The Best Literary Writing About Mothers and Motherhood
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The Beginning Things by Bunny Goodjohn

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the beginning thingsReview by Ivy Rutledge

 

– In The Beginning Things, Bunny Goodjohn* pulled me right into the world of Willowswitch Lane, where twelve-year-old Tot Thompson has been displaced from her home and into the bedroom of Gareth Strand. There, on his sailboat-printed sheets, Gareth “fed her lines and she ate them like candy,” and Tot dreams that their secret moments are solid love (57). Goodjohn knits into this narrative the stories of Elaine, a woman abandoned by her husband and left to raise Tot and her fifteen-year-old sister Dorothy, and Dan, Elaine’s father-in-law, who has just lost his wife. Dan brings his own desperation and secrets with him when he takes up residence in their dining room on Valentine’s Day.

Tot sees her home as “too full of her sister—full to bursting with reluctant parenthood and bad mood—and of her mother—angry and worried, her mouth perpetually full of dress making pins … all of which made Tot feel as if she were living in a theatre that had no audience, no opening night” (56). Instead, she escapes to the neighborhood park, where she feels a sense of consistency and where she meets Gareth for the first time. Goodjohn counters this unsteady, uneasy relationship with Gareth with the straightforward attention of Keesal, who offers a lighter, easier friendship. It is the see-sawing between the two that launches Tot’s quest for the Beginning Things, those relationship things that happen slowly and honestly.

With each chapter, Goodjohn peels off layers of secrecy and alienation and reveals the family’s bald truths. In her essay, “Place in Fiction,” Eudora Welty said, “Location is the ground-conductor of all the currents of emotion and belief and moral conviction that charge out from the story in its course. These charges need the warm hard earth underfoot, the light and lift of air, the stir and play of mood, the softening bath of atmosphere that give the likeness-to-life that life needs” (67). Goodjohn provides this ground-conductor, exploring the ways that pain and heartache connect us to the places we live. We see the broken fairy tale in the opening of chapter twelve, as the hedge around the Thompson home takes on the qualities of the family itself: “[Nothing] had come of it. Tonight, the hedge was shapeless, a straggly mass of common-or-garden privet. Like the house beyond, and like those who remained inside the house, the hedge had been left to fend for itself” (93). We’ve all seen this house.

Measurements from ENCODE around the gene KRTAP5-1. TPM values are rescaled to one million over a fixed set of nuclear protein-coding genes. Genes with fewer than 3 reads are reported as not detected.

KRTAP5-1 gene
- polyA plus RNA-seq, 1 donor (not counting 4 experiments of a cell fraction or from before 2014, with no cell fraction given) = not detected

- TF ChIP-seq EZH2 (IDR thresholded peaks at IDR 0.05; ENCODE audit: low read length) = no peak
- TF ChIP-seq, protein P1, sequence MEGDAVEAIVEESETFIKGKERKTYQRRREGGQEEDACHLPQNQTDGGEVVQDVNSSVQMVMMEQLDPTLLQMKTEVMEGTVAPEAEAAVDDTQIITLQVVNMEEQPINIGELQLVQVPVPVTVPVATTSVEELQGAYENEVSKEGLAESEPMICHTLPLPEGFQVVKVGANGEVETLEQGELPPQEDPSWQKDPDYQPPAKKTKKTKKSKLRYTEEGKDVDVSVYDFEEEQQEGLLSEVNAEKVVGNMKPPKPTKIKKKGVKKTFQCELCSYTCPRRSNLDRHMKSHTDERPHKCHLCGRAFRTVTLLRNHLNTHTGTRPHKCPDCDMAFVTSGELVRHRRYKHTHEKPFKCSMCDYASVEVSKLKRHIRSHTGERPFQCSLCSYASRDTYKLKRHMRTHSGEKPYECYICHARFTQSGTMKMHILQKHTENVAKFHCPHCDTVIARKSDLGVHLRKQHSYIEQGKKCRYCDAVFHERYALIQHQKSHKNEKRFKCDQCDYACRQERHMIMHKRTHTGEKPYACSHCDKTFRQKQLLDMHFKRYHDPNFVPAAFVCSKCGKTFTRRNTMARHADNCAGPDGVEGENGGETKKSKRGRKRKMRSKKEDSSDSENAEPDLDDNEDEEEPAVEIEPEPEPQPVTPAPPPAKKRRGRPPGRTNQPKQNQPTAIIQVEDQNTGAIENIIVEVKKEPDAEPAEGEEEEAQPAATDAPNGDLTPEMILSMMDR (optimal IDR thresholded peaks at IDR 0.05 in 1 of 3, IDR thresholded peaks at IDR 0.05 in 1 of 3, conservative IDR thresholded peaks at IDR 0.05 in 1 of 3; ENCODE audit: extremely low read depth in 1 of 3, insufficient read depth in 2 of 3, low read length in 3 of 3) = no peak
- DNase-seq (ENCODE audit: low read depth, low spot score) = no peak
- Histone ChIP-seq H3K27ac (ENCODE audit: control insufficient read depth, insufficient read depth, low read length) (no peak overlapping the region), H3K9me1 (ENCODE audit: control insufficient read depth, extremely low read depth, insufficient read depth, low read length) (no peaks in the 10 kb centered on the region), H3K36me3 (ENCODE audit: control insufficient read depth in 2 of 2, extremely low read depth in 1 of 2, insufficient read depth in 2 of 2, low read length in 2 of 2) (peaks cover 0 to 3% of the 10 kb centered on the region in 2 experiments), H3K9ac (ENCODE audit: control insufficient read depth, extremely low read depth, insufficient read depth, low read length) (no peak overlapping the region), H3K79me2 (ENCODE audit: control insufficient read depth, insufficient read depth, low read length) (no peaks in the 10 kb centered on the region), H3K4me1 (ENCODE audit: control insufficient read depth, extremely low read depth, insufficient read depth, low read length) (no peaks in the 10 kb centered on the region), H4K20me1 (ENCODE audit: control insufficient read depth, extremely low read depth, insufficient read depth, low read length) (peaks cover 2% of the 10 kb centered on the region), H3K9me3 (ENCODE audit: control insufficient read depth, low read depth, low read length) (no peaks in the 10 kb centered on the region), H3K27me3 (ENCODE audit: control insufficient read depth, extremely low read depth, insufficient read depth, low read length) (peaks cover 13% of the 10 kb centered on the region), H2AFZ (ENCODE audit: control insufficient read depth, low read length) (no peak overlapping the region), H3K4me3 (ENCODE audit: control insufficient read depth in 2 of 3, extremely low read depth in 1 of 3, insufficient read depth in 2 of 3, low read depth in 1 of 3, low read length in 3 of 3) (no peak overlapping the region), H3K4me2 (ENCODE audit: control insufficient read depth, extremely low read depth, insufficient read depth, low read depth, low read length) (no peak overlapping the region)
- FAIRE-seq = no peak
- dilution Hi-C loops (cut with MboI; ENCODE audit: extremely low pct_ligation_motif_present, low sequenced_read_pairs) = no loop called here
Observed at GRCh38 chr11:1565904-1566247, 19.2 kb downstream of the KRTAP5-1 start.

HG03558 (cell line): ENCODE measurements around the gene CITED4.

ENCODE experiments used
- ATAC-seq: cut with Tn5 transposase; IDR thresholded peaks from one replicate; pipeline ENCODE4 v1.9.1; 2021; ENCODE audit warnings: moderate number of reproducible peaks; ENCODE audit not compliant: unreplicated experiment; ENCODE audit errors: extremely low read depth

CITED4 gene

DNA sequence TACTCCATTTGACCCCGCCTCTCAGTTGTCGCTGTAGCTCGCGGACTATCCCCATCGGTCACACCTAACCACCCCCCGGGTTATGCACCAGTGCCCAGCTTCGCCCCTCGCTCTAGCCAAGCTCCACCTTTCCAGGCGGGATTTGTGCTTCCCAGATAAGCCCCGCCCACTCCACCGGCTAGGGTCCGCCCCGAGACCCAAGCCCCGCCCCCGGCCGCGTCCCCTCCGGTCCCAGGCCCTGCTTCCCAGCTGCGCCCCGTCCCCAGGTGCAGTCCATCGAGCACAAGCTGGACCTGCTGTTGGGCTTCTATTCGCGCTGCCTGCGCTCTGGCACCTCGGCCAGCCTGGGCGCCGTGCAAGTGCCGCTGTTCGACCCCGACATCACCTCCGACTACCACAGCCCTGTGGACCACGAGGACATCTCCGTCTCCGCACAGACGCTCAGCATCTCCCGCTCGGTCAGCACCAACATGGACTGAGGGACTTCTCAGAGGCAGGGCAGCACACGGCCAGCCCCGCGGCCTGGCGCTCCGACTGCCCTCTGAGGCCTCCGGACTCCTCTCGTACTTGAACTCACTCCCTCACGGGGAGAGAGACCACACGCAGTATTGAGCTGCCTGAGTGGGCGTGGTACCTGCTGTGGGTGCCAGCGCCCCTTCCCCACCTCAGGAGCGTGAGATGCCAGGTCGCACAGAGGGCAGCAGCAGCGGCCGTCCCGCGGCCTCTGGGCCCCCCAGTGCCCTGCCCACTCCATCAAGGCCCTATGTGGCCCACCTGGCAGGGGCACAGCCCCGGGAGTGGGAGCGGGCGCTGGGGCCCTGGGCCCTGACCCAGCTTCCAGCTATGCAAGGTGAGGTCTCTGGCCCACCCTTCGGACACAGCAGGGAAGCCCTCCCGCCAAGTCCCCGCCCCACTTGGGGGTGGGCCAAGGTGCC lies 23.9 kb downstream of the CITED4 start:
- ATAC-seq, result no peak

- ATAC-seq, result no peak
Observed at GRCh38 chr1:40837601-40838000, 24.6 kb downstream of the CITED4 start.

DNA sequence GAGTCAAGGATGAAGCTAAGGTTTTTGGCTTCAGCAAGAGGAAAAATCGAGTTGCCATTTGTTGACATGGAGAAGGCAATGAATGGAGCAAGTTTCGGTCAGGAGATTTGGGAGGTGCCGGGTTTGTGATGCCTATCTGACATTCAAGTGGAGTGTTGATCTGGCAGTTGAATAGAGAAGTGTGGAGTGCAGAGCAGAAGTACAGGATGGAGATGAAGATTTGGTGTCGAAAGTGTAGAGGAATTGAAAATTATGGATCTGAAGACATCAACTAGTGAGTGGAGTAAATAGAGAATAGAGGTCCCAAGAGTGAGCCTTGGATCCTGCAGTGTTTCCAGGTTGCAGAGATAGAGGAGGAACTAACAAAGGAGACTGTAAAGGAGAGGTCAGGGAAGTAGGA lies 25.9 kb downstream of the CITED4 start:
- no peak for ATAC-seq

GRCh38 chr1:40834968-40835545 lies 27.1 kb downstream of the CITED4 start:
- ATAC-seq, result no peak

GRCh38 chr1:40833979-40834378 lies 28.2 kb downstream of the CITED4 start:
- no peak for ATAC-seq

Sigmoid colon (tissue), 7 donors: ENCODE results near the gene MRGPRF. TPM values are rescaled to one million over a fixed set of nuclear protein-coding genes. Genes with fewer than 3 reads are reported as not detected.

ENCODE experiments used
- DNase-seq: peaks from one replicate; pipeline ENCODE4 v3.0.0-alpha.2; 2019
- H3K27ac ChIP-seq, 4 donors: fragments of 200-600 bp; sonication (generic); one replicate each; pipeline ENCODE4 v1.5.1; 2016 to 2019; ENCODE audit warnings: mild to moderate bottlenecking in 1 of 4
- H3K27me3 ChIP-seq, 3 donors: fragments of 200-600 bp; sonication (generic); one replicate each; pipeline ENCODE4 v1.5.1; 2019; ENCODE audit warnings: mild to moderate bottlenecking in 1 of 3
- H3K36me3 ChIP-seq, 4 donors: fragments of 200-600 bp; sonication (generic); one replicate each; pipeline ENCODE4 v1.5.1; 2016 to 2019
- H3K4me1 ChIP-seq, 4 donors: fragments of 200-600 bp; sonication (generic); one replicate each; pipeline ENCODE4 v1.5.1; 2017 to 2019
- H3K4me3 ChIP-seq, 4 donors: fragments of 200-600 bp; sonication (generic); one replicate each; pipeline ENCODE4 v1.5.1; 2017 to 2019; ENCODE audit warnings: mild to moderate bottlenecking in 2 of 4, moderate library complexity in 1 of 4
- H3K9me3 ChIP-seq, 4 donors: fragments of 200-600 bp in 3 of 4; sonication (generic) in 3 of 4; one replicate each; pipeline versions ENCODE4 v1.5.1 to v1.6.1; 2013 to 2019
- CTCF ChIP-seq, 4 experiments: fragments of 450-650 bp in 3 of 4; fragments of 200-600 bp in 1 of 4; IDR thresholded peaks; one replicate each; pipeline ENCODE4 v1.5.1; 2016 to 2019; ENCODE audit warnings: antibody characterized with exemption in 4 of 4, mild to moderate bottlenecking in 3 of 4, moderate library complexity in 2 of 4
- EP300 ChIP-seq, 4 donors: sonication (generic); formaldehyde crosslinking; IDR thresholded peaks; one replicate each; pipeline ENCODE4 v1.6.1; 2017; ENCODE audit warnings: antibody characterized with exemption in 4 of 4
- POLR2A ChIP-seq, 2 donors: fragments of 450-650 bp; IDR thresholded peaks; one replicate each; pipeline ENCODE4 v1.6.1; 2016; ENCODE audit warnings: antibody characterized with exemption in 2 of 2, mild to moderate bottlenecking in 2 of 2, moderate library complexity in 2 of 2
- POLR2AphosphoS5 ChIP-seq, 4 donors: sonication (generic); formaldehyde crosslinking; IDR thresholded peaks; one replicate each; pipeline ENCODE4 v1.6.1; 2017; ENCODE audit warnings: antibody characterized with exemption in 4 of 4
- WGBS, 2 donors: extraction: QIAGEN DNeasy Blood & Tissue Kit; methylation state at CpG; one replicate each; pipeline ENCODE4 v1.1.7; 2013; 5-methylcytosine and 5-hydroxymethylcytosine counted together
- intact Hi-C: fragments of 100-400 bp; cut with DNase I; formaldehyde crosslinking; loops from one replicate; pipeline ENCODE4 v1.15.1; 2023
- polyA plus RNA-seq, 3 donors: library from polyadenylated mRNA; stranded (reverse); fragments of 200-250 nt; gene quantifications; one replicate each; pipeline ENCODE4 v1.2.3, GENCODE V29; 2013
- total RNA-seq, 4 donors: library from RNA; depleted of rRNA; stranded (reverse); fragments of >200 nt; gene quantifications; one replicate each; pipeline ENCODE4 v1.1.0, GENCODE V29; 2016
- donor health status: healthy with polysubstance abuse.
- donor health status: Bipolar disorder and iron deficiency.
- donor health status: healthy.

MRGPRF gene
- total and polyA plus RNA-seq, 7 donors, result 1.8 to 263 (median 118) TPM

Readers will recognize this derailed, fragmented family: the single mother focused on survival, the confused, needy young girl, the teenage mother, and the lonely alcoholic—these are familiar tropes in our social landscape. Yet, Goodjohn rounds out these familiar stories and roots them in their immediate physical and emotional landscape, pushing her characters into uncomfortable spaces and allowing them to grow. This is particularly true with Dan and Tot, as he recognizes her plight, and she discovers his. It is her Dangrad who she confides in when her fantasy life with Gareth comes crashing down, as she “[has]a sense that there were answers here in this room” (97). In order to help her find the answers, though, Dangrad has to teach Tot how to ask the right questions, knowing all too well the danger of not asking.

In fact, the novel covers precisely this terrain of neglect, of not noticing, of relationships fading away. Goodjohn writes, “He had given up with questions and their answers. He just kept on. He just did what he needed to do. He made the tea, he cleaned the kitchen, he tidied his shed, he had a drink. He had another. And then another. Other people’s questions—Millicent’s, Donald’s, the odd remaining friend’s—they dried up in the dearth of his answers. People didn’t ask questions of him anymore, and he didn’t ask any of them” (130). But the situation Dan, Tot, Dorothy, and Elaine have found themselves in requires them to poke into each other’s personal spaces, gently at times and not-so-gently at others, looking for the Beginning Things.

For Tot, the Beginning Things help her understand her own value and the importance of building relationships from the ground up. We all see families fall apart and attempt to rebuild, and readers will find this familiar theme rendered with heart and humor. Goodjohn’s novel weaves together the heartache of things happening in the wrong places and at the wrong time, and she shares with us the story of one family trying to put everything into its right place and succeeding in their own way.

Welty, Eudora. “Place in Fiction.” The South Atlantic Quarterly 55 (1956): 57-72. Print.

 

 

The Beginning Things 
by Bunny Goodjohn
Underground Voices Press, 2015
245 pages

 


Originally from Rhode Island, Ivy Rutledge lives and writes in the Piedmont of North Carolina. Her work has appeared in The Sun, Home Education, Mom Egg Review, Ruminate, and Snapdragon: A Journal of Art and Healing. You can read more at ivyrutledge.com.

*Note: The Beginning Things author Bunny Goodjohn is also an Associate Editor for Book Reviews for Mom Egg Review.

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